OTTAWA - The Foreign Affairs Department quietly relies on a host of private security contractors to protect Canadian embassies and diplomats across the globe - a small army that needs more supervision, say opposition critics and defence experts.
The call for more oversight follows an incident last month involving the U.S. security firm Blackwater, in which 11 Iraqis died.
Canada has only employed the controversial security contractor to train members of the Canadian Forces and has not used Blackwater for embassy or dignitary protection.
However 2006 federal public account records show a handful of other U.S. and British security corporations working in Iraq have separate protection contracts with Canada for work in other countries.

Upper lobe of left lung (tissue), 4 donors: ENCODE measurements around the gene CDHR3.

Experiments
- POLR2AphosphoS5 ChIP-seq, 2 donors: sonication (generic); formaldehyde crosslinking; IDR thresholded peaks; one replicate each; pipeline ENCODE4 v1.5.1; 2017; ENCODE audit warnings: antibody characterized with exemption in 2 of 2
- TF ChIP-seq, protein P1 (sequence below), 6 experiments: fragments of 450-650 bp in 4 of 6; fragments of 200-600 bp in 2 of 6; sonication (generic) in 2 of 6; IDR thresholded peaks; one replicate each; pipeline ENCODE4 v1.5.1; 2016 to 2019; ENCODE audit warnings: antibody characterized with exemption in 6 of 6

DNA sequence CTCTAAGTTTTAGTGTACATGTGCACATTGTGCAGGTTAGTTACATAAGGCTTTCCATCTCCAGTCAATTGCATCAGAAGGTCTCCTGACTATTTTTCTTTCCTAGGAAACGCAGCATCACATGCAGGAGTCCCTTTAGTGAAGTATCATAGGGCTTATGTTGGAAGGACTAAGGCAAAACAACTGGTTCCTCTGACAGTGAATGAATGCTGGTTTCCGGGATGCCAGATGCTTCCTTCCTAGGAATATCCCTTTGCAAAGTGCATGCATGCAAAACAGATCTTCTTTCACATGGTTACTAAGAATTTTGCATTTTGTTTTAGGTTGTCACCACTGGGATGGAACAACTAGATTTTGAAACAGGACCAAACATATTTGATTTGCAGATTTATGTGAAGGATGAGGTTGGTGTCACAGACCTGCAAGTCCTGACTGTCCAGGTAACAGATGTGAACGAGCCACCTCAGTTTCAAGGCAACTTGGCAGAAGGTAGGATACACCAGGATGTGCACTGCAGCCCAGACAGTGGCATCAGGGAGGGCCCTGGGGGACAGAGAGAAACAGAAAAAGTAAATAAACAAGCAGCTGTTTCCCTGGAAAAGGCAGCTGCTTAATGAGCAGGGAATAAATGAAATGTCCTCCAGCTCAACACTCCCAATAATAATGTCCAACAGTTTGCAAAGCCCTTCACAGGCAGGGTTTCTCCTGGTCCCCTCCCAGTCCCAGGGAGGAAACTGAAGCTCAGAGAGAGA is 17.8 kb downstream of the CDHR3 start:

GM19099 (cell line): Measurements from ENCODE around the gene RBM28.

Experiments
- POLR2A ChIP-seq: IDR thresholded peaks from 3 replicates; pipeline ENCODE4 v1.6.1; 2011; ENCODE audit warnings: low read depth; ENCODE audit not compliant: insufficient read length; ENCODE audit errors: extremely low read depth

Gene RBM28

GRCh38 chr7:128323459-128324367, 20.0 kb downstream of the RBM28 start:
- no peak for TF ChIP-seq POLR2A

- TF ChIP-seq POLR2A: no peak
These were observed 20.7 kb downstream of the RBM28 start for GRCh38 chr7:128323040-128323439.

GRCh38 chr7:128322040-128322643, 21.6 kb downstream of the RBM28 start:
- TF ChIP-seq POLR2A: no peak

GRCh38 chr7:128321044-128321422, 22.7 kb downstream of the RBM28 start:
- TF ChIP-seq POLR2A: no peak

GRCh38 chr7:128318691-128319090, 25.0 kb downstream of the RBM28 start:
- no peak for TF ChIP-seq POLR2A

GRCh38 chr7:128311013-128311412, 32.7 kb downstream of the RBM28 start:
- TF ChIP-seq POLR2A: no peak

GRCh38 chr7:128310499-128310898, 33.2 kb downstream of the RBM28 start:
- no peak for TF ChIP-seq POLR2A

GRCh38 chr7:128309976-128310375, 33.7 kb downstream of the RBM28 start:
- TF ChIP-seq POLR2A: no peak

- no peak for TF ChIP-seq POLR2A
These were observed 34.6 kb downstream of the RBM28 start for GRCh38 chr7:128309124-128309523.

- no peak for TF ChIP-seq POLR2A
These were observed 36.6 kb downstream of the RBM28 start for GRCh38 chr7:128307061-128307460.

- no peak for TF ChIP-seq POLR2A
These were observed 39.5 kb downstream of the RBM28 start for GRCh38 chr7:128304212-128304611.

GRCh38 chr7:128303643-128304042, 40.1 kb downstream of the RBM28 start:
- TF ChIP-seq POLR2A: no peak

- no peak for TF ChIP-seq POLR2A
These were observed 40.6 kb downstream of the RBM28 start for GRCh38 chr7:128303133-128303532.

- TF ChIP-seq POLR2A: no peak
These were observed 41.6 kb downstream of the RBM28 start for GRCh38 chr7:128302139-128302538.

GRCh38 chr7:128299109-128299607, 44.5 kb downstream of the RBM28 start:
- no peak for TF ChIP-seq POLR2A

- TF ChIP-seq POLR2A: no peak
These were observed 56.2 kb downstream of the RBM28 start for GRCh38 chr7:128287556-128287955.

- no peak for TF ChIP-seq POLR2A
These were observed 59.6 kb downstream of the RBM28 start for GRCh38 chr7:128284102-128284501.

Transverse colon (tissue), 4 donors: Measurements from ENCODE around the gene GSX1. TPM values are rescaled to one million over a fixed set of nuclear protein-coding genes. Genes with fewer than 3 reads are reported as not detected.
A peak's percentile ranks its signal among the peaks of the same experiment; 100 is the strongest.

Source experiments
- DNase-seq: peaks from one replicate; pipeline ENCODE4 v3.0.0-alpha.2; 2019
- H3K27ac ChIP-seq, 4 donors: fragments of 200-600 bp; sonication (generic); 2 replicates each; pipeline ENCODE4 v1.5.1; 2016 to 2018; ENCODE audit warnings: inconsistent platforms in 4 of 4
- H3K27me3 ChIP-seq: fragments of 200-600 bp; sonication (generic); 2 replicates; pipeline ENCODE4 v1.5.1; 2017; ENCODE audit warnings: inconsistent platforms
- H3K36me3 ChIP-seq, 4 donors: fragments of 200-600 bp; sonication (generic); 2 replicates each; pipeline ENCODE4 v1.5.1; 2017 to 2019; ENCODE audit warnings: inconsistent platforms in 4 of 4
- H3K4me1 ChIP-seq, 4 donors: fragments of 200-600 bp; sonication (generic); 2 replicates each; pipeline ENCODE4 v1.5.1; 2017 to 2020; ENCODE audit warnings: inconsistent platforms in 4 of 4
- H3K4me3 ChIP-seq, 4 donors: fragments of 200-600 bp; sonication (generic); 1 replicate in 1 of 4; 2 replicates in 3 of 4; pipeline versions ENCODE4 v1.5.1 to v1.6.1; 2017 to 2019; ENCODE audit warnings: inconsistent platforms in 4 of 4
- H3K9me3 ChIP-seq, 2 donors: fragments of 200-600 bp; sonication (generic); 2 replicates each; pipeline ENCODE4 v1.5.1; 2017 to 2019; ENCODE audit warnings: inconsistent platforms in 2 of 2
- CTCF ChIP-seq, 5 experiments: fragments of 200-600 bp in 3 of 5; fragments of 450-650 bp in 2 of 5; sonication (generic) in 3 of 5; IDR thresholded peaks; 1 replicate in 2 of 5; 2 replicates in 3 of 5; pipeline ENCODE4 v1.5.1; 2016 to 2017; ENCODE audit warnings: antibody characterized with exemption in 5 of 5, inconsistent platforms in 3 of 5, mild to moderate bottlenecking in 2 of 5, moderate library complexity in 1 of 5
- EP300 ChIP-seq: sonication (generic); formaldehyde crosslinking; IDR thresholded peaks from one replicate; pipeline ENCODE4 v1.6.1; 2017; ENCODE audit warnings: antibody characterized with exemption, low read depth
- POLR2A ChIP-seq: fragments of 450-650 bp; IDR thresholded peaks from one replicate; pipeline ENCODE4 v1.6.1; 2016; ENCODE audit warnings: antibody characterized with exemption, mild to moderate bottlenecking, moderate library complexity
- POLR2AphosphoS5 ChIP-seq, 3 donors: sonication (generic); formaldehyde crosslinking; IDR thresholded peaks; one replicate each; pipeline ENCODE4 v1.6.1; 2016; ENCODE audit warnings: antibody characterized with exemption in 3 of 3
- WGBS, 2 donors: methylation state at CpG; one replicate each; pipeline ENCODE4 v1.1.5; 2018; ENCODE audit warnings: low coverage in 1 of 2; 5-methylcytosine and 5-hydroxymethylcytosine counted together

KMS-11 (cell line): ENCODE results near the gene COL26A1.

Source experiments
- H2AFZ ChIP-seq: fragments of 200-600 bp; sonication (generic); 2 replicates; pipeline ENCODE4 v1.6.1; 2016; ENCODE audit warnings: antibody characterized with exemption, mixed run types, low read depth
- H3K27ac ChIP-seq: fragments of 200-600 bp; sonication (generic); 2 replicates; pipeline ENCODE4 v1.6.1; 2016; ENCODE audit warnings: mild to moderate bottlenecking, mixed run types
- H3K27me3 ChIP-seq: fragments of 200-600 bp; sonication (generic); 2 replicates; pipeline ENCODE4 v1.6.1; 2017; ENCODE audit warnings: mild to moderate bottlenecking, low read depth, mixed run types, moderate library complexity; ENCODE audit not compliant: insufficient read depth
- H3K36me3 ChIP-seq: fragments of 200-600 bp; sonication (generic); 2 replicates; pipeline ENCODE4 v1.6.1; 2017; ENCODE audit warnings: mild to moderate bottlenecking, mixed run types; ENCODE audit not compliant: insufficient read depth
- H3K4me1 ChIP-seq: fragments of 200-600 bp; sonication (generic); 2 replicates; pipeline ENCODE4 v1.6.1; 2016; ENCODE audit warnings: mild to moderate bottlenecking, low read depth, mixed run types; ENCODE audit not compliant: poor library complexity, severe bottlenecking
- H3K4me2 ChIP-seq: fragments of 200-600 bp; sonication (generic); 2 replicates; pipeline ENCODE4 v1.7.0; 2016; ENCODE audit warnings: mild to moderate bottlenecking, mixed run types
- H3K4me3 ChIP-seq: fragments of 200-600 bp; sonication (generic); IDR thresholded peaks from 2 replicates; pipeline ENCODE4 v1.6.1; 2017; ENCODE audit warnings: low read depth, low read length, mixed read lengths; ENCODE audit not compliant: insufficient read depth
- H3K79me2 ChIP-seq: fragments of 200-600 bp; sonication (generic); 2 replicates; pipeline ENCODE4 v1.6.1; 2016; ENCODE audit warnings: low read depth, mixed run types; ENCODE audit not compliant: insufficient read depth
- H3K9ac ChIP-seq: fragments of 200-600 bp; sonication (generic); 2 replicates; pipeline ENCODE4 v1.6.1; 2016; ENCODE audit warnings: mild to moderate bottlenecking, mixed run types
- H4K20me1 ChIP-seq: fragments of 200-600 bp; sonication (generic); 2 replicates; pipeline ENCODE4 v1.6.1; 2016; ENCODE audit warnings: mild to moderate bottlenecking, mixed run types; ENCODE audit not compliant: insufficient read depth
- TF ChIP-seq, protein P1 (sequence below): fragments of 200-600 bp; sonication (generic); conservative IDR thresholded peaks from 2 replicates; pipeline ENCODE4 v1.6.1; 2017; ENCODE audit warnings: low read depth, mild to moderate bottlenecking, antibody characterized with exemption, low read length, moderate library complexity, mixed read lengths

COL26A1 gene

Precisely what kind of service is provided by firms such as the ArmourGroup of the United Kingdom, and subsidiaries of Wackenhut Security Systems, which ran afoul of U.S. lawmakers over private prisons, isn't clear.
There are also questions about a $456,000 contract Canada's former ambassador to Kabul signed last year with Saladin Afghanistan Security Ltd.
Documents released under the Access to Information law show the agreement, which ran from June 2006 until June 2007, was to provide a quick reaction force to protect the embassy and the army's Strategic Advisor Team - both based in the Afghan capital.
Despite repeated requests for comment last week, a Foreign Affairs spokeswoman said Friday no one was available to answer questions about security arrangements.
09 October, 2007
It's not just Americans who hire contractors
From the Canada Press: